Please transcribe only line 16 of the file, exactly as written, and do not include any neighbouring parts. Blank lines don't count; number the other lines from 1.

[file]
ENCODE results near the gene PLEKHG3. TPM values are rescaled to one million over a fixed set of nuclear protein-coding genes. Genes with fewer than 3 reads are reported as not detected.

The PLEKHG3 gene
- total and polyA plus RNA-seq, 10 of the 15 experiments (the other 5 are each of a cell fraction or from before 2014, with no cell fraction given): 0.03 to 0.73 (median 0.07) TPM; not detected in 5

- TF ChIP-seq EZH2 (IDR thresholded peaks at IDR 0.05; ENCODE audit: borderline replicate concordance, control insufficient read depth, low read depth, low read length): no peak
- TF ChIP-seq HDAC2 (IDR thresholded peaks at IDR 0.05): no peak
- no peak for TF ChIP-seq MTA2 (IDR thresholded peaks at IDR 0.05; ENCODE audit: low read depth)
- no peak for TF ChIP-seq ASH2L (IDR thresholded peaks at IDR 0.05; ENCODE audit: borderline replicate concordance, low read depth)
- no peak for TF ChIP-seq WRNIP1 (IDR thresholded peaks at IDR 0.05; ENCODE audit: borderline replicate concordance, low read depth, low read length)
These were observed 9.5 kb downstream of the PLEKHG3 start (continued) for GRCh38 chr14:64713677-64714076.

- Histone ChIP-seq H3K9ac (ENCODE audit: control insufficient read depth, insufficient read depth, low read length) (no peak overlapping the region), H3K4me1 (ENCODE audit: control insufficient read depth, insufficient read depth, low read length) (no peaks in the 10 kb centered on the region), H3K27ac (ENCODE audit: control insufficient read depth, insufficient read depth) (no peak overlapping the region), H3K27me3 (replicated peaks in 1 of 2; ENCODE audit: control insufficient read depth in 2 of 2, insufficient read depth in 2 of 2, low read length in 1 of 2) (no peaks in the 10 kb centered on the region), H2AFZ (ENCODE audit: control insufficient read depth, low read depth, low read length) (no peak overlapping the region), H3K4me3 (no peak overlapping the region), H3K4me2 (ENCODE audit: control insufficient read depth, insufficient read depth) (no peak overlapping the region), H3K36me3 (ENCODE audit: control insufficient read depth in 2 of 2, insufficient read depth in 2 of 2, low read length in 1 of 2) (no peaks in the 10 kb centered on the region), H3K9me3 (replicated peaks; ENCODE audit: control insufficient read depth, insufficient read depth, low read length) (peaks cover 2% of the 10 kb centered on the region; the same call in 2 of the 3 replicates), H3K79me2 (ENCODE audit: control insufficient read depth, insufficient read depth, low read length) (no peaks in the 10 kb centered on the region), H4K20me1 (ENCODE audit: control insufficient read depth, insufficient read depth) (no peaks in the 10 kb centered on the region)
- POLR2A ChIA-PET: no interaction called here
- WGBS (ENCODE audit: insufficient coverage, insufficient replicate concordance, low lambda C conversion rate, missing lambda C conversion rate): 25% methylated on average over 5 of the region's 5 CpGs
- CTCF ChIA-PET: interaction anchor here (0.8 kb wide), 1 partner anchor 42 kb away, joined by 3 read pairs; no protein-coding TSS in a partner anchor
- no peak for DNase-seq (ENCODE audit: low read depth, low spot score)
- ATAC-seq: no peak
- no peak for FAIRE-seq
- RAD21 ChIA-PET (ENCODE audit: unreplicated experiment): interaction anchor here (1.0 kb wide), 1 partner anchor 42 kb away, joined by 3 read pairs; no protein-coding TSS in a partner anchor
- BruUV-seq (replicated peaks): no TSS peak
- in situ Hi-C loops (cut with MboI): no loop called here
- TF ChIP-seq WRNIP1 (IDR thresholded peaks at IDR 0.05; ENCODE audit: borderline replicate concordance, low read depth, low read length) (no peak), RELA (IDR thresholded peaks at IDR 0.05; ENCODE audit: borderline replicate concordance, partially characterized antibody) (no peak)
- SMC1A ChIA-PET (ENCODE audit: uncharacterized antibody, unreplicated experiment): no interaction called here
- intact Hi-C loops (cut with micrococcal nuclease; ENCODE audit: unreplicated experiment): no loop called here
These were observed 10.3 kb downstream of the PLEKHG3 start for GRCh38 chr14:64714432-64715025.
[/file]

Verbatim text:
- no peak for FAIRE-seq